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GeolOil  Advanced Petrophysics Scripting Examples
"I use GeolOil for Well Integrity analysis, using caliper logs as input"
Enis Aliko. Senior Drilling Engineer. Wellynx. Italy.∎
The articles of Basic log Scripting and Scripting Reference, cover the fundamentals on how to use GeolOil GLS scripting for most classic quick petrophysical tasks. Here we present some workaround ideas to solve more complex needs:
1. Well log stretch script that expands or compresses depth space correlations:
GeolOil GLS Scripting provides out of the box, builtin functionality to perform not only constant or variable depth shifting,
but also irregular proportional arbitrarily depth deformations. You can stretch a curve that needs to be expanded or contracted to
follow a user defined set of marker correlations.
The recipe script below, shows how to stretch a clay curve to match three deformation correlation pairs:
original depth — target depth. This is useful for instance, to depth correct curves from different runs and vendors.
GeolOil GLS Script to stretch depth well log correlation
A run of the script code produces the following well log plot:
GeolOil well log plot that stretches depths to follow top correlations
2. Iterations, convergence, and flow loop control commands: How to use nested, java style
while(){} and for(;;){} commands.
To handle iterations, the full Depth Loop Mode, instead of the Stream Scripting Mode has to be used.
Why? Because of the need to use point 0D scalar comparison inequalities (like 3.7 > 2.3),
not the 1D curve f(z) objects of the stream mode.
The following pedagogical numerical script example, illustrates how to estimate the square root of a number using the
Babylonian method
of iteration convergence, and how to implement a single nested counter inside a depth zone:
GeolOil GLS Petrophysics script example showing how to use while(){} loops
A dry run of the above script for square roots produces the values √(5)=2.236068, √(121)=11, and count=7.0 on a new curve for the well log. Its ASCII cells depth display looks like:
ASCII cells output of the curve computed with the square root script
Instead of finding the square root of a number for educative programming purposes, a similar code can be written to numerically
solve the 1969 modified Simandoux SW_{effective} water saturation equation when
n is a real positive (not integer) ≠ 2 value:
The GeolOil WorkFlow module does that internally, asking data through GUI boxes input. However, you may want or need to write variants of the algorithm for full control and customizations.
3. Sample and hold curve extremes: Visual identification of spikes and wrapping a curve in a bandwidth envelope filter.
This script recipe allows to identify caliper corrosion depth intervals:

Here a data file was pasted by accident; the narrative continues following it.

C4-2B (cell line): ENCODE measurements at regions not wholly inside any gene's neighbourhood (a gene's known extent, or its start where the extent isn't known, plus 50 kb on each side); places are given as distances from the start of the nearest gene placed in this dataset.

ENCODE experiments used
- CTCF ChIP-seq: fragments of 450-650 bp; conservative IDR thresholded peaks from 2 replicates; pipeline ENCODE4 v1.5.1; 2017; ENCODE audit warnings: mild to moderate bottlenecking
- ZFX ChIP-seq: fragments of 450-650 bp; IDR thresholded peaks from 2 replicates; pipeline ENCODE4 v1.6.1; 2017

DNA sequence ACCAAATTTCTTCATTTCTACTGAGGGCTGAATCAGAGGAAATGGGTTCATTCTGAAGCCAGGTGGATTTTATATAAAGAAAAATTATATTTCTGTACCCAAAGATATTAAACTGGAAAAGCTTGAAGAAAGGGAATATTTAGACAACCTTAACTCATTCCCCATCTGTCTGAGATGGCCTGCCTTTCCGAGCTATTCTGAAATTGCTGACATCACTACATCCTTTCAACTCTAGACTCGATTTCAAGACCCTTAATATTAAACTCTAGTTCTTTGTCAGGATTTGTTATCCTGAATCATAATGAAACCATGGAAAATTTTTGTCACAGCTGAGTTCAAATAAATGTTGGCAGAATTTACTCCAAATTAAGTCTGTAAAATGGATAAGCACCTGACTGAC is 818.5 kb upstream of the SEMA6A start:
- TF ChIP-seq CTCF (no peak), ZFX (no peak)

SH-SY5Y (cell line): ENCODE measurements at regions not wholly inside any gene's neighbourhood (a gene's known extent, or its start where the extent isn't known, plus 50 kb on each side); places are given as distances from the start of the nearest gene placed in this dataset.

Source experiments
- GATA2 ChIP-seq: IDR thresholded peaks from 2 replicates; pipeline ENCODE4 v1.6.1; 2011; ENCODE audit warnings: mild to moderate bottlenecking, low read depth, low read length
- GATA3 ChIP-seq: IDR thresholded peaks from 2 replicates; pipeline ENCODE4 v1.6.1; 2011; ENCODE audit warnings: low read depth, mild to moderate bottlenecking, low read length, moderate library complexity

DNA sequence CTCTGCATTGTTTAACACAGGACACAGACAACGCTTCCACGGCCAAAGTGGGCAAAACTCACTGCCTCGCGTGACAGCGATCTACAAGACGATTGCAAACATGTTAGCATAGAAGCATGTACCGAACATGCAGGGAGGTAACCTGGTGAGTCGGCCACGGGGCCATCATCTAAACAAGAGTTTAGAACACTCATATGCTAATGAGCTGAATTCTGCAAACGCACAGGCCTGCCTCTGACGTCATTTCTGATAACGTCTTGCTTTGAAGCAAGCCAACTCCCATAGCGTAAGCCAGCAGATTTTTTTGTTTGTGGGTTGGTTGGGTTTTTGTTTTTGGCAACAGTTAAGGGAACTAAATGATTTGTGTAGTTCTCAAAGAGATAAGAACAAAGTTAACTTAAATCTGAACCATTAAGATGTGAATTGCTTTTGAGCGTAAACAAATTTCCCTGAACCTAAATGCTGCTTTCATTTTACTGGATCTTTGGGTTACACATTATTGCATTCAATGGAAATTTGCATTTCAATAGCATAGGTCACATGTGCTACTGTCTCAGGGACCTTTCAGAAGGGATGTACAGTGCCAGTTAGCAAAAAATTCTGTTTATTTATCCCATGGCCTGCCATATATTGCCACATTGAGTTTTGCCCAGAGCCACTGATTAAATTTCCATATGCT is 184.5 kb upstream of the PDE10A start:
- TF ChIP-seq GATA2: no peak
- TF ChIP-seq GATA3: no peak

An engineering approach could be to handle the safety for the worst
case scenario, which is to pay attention to the maximum caliper extension due to corrosion.
The basic idea is to pinpoint a curve extreme, and instead of overlook or ignore it, make it noticeable both for visualization,
computation and interpolations.
The well log plot below, shows a thin but large caliper spike around the depth of MD=3806'. In this particular example, it may be has been caused by a washout or a similar effect that also seemed to cause an artifact of high porosity. The red MaxCaliper curve on the first track highlights and surrounds completely in an envelope, the black caliper curve together with its minimum green MinCaliper curve within a movable bandwidth:
A well log plot showing a severe caliper washout around the depth MD=3806' (the black curve on the first track).
The GeolOil Stream Mode scripting was ideal to solve this task (try to do that using the regular depth loop mode instead). Just make a bandwidth of caliper curves by shifting them upwards and downwards, and then output the maximum envelope curve. A very easy to read, minimalistic failsafe code:
The minimalistic Stream Mode petrophysics script to wrap the caliper curve within a bandwidth. Notice that no for(){} loops are necessary in the Stream Mode.
4. Syntax to define an array of curves: In some cases there are curves that come on arrays. For example, an array of 24 caliper fingers around a borehole, a full wave sonic, etc. An index can be used to refer each array element in the curve. For instance, if the first element of the array is located on the seventh LAS curve —an index of 0 as the first element can be also used—, the second element is the eighth curve and so on, an array of n=24 curves can be defined as:
A Caliper Array rendered on a MacOS computer
5. Syntax to define 3D arrays:
Multidimensional arrays are easy to define in GLS. Just declare then and process out of the box.
The recipe script below, shows how to declare 3D cell model arrays using the Depth Loop Mode.
While the example is synthetic, it serves to introduce the proper syntax, and the use of the command continue
in loops.
The script shows a minimal code to detect if a cell count on a 3D mesh loop, is a prime number or not.
Just an educative syntax exercise:
A Petrophysics script showing the GeolOil GLS syntax to define 3D arrays and loop over it
After run, the script creates a curve that shows in a table Excel style output, which cell counts are prime numbers:
Table cell curve output showing which cell counts are prime numbers
Related article:

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